London Shopping Guide

Oxford Street & Regent Street Junction, Central London
Oxford Street & Regent Street Junction, London - © Lewis Clarke

The London shopping guide provides travellers with useful information and tips on shopping facilities in London. Shopping in London has long attracted visitors from all over the world keen to see the famous shopping streets and renowned stores for which the UK is well known. London has plenty of shopping High Streets among the best known as Oxford & Regent Street in central London.

There are a range of internationally renowned markets for shoppers to visit, these include Portobello Road, Camden & Spitalfields Markets. With the sheer range of shops and range of goods to suit a range of budgets and shopping experiences on offer, London is a shopper’s paradise. The guide introduces travellers to the many types of shopping facilities and experiences on offer in London.

High Street Shopping

Oxford Street in London is among the most famous and well known shopping streets in the world. There are several hundred shops including a wide array of large department stores and international chains.

Among the well known stores is the Marble Arch branch of Marks & Spencer, upmarket Selfridges as well as the largest branch of Topshop spread over 4 floors. Oxford Street shopping has long been a favourite of both UK shoppers and international visitors attracted by the large variety of shops, the central location also makes it assessable by public transport.

Using public transport is the preferred way most people get to Oxford Street, with Underground (Tube) stations at Marble Arch and Oxford Circus shoppers can travel right in to the heart of Oxford Street.

Car drivers should be aware cars are not allowed on parts of Oxford Street that are reserved for Buses & taxis. Car drivers should also be aware of the strict parking rules and enforcements operating in the area. There are metered parking bays available however the cost of approx £4 per hour is steep there may be restrictions on the number of hours you can park. If in doubt it is better not to park in a bay/space you are not sure of.

Regent Street in London along with Oxford Street is among the best known shopping streets in the world. Regent Street is known for its character, historical buildings and range of shops. The street maintains the historical buildings that now house a range of traditional, boutique and modern shops and stores.

Among the famous stores located here are Hamleys toy store, Liberty, Aquascutum, Austin Reed and newer arrivals such as the Apple store. Regent Street along with Oxford Street light up during Christmas & New Year with the Christmas Lights each year giving a distinctly festive feel. Both Regent Street and Oxford Street are at the centre of the Christmas & New Year sales in December and January each year when shoppers are out in force looking for bargains.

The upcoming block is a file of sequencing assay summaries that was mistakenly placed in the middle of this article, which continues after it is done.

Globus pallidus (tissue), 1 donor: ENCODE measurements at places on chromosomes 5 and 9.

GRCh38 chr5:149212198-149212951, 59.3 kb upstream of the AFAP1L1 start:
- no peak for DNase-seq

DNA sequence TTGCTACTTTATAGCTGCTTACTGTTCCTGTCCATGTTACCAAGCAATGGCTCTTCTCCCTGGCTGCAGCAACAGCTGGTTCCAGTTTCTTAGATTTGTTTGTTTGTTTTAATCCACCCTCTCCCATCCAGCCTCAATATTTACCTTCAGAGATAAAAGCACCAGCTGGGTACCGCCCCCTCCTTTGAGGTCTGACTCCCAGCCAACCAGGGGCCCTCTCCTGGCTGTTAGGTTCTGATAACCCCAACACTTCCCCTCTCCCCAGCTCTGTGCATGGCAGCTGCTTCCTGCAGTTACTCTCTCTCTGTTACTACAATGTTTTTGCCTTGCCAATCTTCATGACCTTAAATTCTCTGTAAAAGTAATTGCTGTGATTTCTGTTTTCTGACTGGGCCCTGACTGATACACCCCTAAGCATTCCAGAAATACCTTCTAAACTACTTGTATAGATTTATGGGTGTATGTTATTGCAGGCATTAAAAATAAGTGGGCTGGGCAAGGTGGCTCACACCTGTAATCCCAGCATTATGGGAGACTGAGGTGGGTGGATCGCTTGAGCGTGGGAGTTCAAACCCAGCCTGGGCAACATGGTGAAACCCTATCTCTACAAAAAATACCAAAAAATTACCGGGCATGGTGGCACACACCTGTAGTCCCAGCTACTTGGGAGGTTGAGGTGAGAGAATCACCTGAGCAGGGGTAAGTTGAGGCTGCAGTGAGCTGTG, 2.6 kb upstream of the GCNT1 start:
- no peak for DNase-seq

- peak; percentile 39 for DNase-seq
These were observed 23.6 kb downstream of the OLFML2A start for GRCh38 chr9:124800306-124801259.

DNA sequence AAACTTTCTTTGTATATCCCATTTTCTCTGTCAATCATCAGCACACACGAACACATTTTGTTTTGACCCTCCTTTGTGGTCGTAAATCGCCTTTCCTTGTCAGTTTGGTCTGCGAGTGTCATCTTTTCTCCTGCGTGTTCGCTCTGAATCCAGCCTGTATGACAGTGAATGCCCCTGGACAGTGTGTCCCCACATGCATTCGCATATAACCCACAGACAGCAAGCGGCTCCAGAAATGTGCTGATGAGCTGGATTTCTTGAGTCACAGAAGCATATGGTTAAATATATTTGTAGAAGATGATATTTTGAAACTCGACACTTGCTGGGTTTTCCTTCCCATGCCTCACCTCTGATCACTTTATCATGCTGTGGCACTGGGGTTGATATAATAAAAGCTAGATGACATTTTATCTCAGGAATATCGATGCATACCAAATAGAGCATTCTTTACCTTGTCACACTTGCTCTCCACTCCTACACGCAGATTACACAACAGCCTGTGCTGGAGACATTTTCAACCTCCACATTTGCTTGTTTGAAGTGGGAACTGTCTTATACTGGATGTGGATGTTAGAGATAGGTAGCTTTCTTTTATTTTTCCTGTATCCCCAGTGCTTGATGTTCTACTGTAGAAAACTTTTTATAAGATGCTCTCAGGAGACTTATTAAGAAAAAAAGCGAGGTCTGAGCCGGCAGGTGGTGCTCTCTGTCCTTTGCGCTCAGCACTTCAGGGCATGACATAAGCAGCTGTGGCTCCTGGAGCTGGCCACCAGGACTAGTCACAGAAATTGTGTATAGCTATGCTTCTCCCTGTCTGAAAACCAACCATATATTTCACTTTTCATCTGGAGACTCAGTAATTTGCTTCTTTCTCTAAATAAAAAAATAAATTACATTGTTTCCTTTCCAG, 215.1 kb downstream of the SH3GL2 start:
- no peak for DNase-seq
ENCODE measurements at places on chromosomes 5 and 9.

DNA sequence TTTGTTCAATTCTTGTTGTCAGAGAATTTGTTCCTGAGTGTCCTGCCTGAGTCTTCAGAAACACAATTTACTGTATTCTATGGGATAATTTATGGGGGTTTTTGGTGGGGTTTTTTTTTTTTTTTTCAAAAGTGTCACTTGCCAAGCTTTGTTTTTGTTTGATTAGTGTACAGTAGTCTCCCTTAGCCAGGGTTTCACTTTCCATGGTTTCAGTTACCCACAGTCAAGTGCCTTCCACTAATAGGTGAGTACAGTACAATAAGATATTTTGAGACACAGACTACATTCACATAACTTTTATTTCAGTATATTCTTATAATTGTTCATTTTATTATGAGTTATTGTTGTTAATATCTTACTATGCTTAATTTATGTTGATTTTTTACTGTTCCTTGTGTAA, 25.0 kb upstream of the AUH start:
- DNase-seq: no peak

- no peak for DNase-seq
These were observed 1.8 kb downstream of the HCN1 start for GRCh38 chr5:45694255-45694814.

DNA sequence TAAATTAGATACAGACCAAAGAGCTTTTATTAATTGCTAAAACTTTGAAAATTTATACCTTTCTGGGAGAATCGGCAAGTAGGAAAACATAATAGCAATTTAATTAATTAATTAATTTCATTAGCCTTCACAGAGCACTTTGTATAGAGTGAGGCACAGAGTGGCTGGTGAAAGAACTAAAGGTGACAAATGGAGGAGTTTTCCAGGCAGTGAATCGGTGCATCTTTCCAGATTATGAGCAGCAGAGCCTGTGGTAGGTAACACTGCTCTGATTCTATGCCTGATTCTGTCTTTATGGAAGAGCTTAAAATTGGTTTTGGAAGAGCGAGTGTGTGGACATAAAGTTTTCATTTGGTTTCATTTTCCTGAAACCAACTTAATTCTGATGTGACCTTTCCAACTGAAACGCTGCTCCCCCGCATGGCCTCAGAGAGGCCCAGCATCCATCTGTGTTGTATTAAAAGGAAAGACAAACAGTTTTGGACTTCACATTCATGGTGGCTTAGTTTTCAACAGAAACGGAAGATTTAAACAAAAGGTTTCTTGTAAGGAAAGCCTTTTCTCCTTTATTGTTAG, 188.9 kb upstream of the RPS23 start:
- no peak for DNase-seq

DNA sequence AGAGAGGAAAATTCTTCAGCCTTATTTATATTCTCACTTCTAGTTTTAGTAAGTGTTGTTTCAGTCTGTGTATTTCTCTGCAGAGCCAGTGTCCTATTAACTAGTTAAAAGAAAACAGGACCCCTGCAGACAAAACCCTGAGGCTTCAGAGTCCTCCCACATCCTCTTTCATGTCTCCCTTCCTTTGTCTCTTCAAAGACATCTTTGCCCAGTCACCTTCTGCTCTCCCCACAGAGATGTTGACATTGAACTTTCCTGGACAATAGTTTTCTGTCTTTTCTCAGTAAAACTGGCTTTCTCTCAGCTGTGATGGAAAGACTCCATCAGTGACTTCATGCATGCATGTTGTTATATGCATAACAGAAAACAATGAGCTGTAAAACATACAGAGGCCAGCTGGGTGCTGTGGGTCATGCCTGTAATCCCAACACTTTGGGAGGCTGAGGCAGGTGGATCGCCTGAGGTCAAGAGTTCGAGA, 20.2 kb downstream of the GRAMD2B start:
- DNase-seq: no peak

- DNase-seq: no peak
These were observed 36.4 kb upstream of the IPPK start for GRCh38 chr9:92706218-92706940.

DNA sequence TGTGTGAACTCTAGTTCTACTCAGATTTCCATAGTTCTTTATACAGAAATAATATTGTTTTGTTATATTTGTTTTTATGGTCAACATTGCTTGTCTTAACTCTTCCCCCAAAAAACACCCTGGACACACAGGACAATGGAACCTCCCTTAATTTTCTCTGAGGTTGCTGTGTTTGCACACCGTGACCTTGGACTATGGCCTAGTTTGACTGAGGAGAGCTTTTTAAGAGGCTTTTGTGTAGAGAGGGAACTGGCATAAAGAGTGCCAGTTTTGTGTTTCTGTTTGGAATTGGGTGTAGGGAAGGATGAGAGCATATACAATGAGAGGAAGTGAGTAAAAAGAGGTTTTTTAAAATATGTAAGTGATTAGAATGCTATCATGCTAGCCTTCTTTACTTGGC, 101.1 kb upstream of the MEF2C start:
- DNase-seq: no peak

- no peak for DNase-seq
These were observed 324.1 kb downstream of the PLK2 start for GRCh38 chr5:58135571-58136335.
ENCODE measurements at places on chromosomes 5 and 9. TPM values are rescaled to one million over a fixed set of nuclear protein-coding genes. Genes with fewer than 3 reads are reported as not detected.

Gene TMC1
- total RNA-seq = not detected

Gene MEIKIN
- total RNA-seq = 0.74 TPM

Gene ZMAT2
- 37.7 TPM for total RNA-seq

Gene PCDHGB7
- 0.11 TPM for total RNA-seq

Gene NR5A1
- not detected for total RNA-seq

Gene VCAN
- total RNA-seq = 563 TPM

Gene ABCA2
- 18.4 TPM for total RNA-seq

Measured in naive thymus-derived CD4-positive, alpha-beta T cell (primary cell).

Public transport is also the preferred way most shoppers use to get to Regent Street, the Underground (Tube) stations at Piccadilly Circus and Oxford Circus are the closest stations and are within a short walk of Regent Street.

Car drivers should also be aware of the strict parking rules and enforcements operating in the area. There are metered parking bays available however the cost of approx £4 per hour is steep there may be restrictions on the number of hours you can park. If in doubt it is better not to park in a bay/space you are not sure of. There are also car parks close by however be aware both Oxford Street & Regent Street are within the London Congestion Charge zone thus car drivers need to factor this in to the cost. If in doubt it is better not to park in a bay/space you are not sure of.

New Bond Street in central London is a short walk from Oxford Street and is a firm favourite for fashionistas and those wanting designer labelled clothing and accessories. There are a range of upmarket shops and boutiques from well known luxury brands from around the world. Those on a smaller budget can enjoy some window shopping seeing some of the most exclusive offerings from designers from around the world.

New Bond Street is served by Bond Street Underground (Tube) station making it quick and convenient for shoppers to get to and from the area. There are car parks for car drivers and parking bays however beware of the strict rules and regulations that are enforced and the cost approx £4 per hour.

Carnaby Street is located close to Regent Street in central London. The iconic symbol of the swing 60s consists of a number of pedestrianised streets that host a range of shops that include, retail, fashion and lifestyle stores, independent boutiques, cafes, bars and restaurants. The area become internationally recognised during the mid 1960s when it become synonymous with the fast moving fashion & social scene in London. The closest Underground (Tube) stations are Oxford Circus & Piccadilly Circus that are within a short walk of Carnaby Street.

Kensington High Street in West London is among the most popular high Streets in London. There are a range of shops to choose from and shoppers can benefit from there being fewer crowds compared to Oxford & Regent Streets. The fashionable Biba store was once part of the Kensington High Street landscape, today there are a range of stores located here. Kensington also has Kensington Palace and Kensington Roof Gardens featuring a restaurant, fountains and many varieties of plants. For travellers the location means you can combine a visit to these attractions along with a shopping trip.

King's Road is located in the up market area of Chelsea in West London. There are a number of designer shops for the fashion conscious and a range of smaller independent boutiques and antique shops. The King's Road is among the most fashionable shopping roads in London and is a place where you may see the rich and famous. The area is served by the Underground (Tube) stations at Sloane Square & Fulham Broadway.

Westbourne Grove in Notting Hill London is located a short distance from the iconic Portobello Road. Located in an affluent area here you will find a range of designer shops and boutiques selling a range of goods. In addition there are florists, interior designers, jewellers and art galleries to appeal to visitors that enjoy the arts. For those after upmarket goods, this a good place to see. The area is served by the Underground (Tube) stations at Westbourne Park, Notting Hill Gate, Queensway & Bayswater all of which are walking distance to Westbourne Grove.

Department Stores

London is home to some of the best known department stores in the world. One of the best known is the luxury department store Harrods. Not for the faint hearted, the store serves the finest in luxury on a whole range of items from food, to furniture to perfumes to clothing and much more. The luxury does come at a price, the ultra luxury store is known for its ultra luxury prices. If you cannot afford something you like you can wait for the famous January sale and hope what you are after is reduced then!